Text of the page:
After Rajnath, will it be Jaitley’s turn in Pak?

After Pakistan’s moves over Kashmir and Home Minister Rajnath Singh’s visit to Islamabad for the SAARC meet, the government is considering whether to send Union Finance Minister Arun Jaitley for the next SAARC ministerial meeting later this month.

Though Pakistani media has reported that Mr. Jaitley was definitely attending the meeting of Finance Ministers on August 24 and 25, Finance Ministry officials told The Hindu “no decision has been taken yet” on the level of delegation to be sent.

After the Home/Interior Ministers’ meet, the Finance Ministers will meet to set the economic agenda for the SAARC summit in November which Prime Minister Narendra Modi is expected to attend.

On Friday, Home Minister Rajnath Singh had expressed displeasure after Pakistani officials moved to block the Indian media from covering his attendance at the meet.

Recounting that Pakistan’s Home Minister Chaudhury Nisaar had rudely skipped the lunch he was himself the host for, Mr. Singh told Parliament that while Indian leaders have always reached out to Pakistan, “Pakistan just does not come around” ( Pakistan hai ki maanta nahin).

MEA’s version

The Ministry of External Affairs has maintained that according to protocol, Home Ministers’ deliberations at the SAARC meeting are always off-camera, but Indian journalists were not even allowed on the premises of the conference venue during the inaugural session, which is normally open to the media.

According to a report filed on Sunday by news agency PTI, which was one of the few media organisations granted a visa to Pakistan, “Indian journalists, who went to cover the SAARC Home Ministers’ conference in Islamabad, had to face hostile Pakistani officials,who barred them from standing at the entrance of the venue where their Interior Minister was to receive dignitaries, leading to tense moments.”

Pakistan’s plan

“It was clear that Pakistan’s plan was to downplay the Home Minister’s visit by providing clips of the conference, where they only showed Pakistan’s Prime Minister and Interior Minister, while at the same time keeping Indian media from covering him,” an official who was part of the delegation told The Hindu.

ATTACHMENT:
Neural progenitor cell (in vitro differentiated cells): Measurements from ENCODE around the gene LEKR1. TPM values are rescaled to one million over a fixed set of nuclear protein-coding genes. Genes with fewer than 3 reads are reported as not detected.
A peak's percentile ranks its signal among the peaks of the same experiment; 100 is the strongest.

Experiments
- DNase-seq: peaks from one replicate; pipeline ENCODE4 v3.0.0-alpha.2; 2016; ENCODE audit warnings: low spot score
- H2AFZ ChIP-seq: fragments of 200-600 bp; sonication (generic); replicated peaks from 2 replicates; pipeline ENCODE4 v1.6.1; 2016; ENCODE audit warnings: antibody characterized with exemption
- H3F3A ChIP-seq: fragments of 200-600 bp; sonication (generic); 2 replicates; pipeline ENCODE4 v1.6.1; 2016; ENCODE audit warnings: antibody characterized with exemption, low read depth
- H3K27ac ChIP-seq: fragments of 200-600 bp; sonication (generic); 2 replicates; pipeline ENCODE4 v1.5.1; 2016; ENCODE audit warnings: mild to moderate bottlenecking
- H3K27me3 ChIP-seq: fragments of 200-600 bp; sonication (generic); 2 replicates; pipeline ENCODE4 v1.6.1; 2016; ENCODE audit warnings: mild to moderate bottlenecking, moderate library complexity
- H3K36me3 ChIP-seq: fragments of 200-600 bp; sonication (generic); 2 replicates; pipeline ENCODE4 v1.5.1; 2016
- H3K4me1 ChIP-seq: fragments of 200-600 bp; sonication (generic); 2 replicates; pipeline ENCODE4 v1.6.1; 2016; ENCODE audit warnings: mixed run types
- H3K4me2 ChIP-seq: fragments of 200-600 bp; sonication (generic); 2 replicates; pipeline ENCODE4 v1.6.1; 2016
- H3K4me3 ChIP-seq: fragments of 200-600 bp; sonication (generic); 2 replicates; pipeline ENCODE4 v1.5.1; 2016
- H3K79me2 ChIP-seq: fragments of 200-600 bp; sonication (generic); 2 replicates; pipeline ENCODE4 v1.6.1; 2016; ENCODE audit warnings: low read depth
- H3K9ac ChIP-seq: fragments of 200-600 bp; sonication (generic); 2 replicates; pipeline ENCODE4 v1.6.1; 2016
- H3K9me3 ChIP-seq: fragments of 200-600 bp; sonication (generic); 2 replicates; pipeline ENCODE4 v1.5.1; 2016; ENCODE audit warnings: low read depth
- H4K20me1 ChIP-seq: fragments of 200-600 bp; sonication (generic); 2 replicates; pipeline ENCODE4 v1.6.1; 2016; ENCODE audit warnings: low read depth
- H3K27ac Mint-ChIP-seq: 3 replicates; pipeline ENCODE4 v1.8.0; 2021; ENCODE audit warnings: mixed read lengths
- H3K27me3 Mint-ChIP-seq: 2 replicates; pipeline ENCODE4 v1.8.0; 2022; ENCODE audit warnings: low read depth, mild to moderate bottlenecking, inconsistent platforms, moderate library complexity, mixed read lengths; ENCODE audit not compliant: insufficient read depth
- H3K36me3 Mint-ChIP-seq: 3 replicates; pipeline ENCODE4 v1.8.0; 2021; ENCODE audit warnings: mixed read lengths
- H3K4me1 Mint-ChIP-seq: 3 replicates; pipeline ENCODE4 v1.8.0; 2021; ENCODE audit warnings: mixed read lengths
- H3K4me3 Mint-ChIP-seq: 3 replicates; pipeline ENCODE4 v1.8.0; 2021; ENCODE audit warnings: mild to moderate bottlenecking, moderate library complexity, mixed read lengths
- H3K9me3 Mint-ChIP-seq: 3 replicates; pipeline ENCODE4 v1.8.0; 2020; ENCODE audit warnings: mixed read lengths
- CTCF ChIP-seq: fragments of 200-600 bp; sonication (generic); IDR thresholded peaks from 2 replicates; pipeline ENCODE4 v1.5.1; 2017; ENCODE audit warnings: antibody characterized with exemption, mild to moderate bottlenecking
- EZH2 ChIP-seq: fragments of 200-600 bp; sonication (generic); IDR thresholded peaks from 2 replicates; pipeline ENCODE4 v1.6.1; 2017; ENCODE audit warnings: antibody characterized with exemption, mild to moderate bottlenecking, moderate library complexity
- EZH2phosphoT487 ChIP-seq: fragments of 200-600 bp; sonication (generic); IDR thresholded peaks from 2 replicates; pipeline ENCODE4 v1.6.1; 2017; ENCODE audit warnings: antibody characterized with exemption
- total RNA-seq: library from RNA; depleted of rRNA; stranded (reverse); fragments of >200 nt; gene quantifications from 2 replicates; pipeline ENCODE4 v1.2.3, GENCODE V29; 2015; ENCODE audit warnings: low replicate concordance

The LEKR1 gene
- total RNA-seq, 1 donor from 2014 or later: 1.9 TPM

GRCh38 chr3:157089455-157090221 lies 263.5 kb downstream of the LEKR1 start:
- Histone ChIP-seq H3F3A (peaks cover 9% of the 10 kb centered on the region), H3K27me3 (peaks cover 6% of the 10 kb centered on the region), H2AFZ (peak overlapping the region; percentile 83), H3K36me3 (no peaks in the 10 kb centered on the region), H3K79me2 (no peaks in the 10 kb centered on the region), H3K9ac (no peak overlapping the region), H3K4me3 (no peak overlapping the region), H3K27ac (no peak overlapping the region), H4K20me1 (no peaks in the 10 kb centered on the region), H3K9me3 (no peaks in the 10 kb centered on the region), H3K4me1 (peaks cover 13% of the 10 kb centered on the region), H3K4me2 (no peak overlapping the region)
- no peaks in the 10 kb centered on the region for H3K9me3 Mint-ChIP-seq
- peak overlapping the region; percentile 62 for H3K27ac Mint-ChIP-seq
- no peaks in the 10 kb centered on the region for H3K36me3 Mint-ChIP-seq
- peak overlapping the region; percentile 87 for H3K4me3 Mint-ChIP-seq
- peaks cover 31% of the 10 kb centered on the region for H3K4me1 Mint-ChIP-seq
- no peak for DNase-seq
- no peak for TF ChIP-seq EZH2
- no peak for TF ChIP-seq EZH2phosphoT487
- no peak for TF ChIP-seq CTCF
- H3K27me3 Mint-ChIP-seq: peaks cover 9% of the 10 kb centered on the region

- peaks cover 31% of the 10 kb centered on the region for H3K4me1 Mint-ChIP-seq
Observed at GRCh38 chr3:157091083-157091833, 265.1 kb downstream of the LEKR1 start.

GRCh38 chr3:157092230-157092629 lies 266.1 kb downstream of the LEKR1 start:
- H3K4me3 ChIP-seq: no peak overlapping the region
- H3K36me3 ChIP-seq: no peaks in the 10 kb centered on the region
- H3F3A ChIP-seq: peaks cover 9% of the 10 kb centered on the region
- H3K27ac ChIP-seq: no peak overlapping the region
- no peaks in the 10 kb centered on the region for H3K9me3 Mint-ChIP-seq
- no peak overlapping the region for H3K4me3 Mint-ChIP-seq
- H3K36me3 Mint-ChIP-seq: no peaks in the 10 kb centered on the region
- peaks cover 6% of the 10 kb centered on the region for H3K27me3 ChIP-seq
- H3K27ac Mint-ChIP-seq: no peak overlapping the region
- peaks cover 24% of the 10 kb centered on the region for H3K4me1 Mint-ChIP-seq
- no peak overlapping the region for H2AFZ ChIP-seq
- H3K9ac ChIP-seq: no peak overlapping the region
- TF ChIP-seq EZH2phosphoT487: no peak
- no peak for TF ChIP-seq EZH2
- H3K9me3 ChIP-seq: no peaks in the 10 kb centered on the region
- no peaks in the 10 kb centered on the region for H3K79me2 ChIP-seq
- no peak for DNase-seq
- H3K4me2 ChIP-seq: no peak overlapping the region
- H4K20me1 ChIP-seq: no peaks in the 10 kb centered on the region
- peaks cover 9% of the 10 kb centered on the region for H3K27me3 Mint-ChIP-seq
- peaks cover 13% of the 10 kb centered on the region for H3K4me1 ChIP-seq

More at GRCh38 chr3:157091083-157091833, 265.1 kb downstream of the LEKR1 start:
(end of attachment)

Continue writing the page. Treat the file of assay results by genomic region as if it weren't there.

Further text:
Protest against Rajnath

Adding to the government’s concerns was the fact that terror group leaders like Hafiz Saeed and Syed Salahuddin were allowed to publicly protest Mr. Singh’s visit, despite having issued threats against the Home Minister, and that several protestors were allowed right outside the hotel where the conference was being held.

As the government now considers the delegation to be sent for the Finance Ministers’ meeting, which will include a retreat in the mountain resort of Murree as well, questions are being raised about whether the Minister needs to attend.

During the Home/Interior meeting, for instance, only Bhutan, India and Sri Lanka sent Ministers, while Afghanistan and Maldives sent deputy Ministers, and Nepal and Bangladesh sent their Home Secretary and High Commissioner respectively.

Officials say they were also surprised by Prime Minister Nawaz Sharif’s statements on Kashmir on the international fora, which have been particularly sharp and “clearly aimed at building up the rhetoric” ahead of the U.N. General Assembly in September this year.

On the day he met Mr. Rajnath Singh along with the other SAARC invitees, Mr. Sharif had written to the International chief of Doctors without Borders (MSF), calling for them to send doctors to treat victims of pellet injuries in Kashmir.

Corrections & Clarifications:

A previous version of this article had reference to Doctors with Borders. It has been corrected to Doctors without Borders.

Our code of editorial values

This article is closed for comments.
Please Email the Editor

Printable version | Jan 23, 2022 7:56:41 PM |

Next Story